abroad, approximately twice as much money outside the country's borders as the
approximately 57 billion DKK, the country's tourism brings in.
Industry. The German industry was based on the coal and iron ore
deposits on the river Ruhr and south and southeast of it. From the
mid-1800's. there was an explosive growth in this area. While iron had until then
been extracted using charcoal from the large forest areas, it was possible to
convert some of the coal into coke as a substitute for charcoal.
The domestic ore deposits quickly became insufficient, so Germany has since
had to import iron ore, e.g. from Sweden, France and Australia. It was thus the
coal that became decisive for the growth of the Ruhr area into one of Europe's
most important industrial areas. Since then, a large number of other industries
developed, including in southern East Germany and in Silesia in present-day
Poland, and Germany was transformed into one of the world's leading industrial
World War II destroyed large parts of the industry, and the industrial areas
east of the Oder were lost, and the bonds that had been built between the
industries in the different parts of Germany were broken. West Germany quickly
rose to prominence and was among the founders of the European Coal and Steel
Community and the European Community.
East Germany became part of the Eastern European COMECON, where each country
had to specialize and be built after the Soviet model. East Germany was to focus
on the machinery and transport industries, the fine mechanical and optical
industries, and the chemical industry; at the same time, the country was to
enter into heavy-industrial cooperation, and an iron and steel plant was
established in Eisenhüttenstadt based on ore from the Soviet Union and coal from
The majority of the companies passed to the state in so-called VEB (Volkseigener
Betrieb ' publicly owned companies'), and the economy was
organized as a command or planned economy. Many of the companies that had been
located in the East moved their production to West Germany.
After the reunification, all state-owned companies were handed over to
the Treuhandanstalt, which was to sell the companies to private individuals or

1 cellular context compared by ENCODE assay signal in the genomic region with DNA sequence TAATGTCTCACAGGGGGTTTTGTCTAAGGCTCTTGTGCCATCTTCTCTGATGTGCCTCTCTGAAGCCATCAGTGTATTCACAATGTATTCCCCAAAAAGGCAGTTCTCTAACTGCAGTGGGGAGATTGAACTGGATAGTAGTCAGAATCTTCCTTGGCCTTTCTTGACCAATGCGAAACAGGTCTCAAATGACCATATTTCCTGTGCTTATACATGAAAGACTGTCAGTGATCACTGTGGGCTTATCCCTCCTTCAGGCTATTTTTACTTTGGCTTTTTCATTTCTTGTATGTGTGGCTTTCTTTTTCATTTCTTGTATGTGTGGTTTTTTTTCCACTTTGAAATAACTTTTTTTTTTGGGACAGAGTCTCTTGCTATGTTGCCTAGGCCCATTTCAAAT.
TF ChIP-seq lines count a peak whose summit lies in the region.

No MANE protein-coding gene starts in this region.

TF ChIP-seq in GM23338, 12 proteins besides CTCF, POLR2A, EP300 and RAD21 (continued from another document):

possibly close the unprofitable. The transition to a market economy has led to
extensive rationalisations and environmental measures which, as a result of has
had the closure of companies and a sharp reduction in the need for labor.
German industry is in many fields among the foremost in the world. This
applies, for example, to the metal industry (iron, steel, aluminum), the
chemical industry (synthetic fibers, plastics, synthetic rubber, fertilizers,
pharmaceutical products) and the electrotechnical industry (television sets,
washing machines, measuring equipment, etc.). Germany occupies a leading
position in mechanical engineering. The car industry is the largest in the world
after the USA and Japan.
Germany has only extraction of a few raw materials. The most important are
coal and lignite as well as salts, while iron ore is mined to a lesser extent
and oil and natural gas are extracted. Many other ores have today been mined or
mined only to a modest extent, eg copper, uranium, lead, zinc, manganese.
The traditional industrial centers are the port cities on the North Sea and
the Baltic Sea, the Ruhr area, the Saarland, Berlin, southern Thuringia and
Saxony. The old heavy industry areas have been in a structural crisis since the
late 1900's. In northern Germany, the Ruhr area and the Saarland, new jobs in
high technology and service industries have emerged. Thuringia and Saxony are
former industrial areas in the GDR and are therefore affected by the crisis that
is raging throughout the former East Germany.
Compared to Central and Northern Germany until the 1960's and 1970's, southern
Germany was only slightly industrialized. However, this has changed. Modern
industries and high-tech companies are today more widespread in the south than
in the north. Bavaria and Baden-Württemberg have the lowest unemployment rates
in 2006, and incomes here are above the national average.
After a slow start, Germany has gained a strong foothold in the computer
industry, and the country has a leading position in the aerospace industry and
the high-tech areas of the armaments industry.
The main domestic energy raw materials are hard coal and lignite. The most
important coal area is in the Ruhr area, where quarrying has taken place for
centuries. The mines have become fewer and larger, and the quarry has moved ever
further north with gravity today around the river Lippe. Another important coal
area is located in the Saarland around Saarbrücken.
Lignite mining takes place mainly in Lower Lusatia in southeastern Germany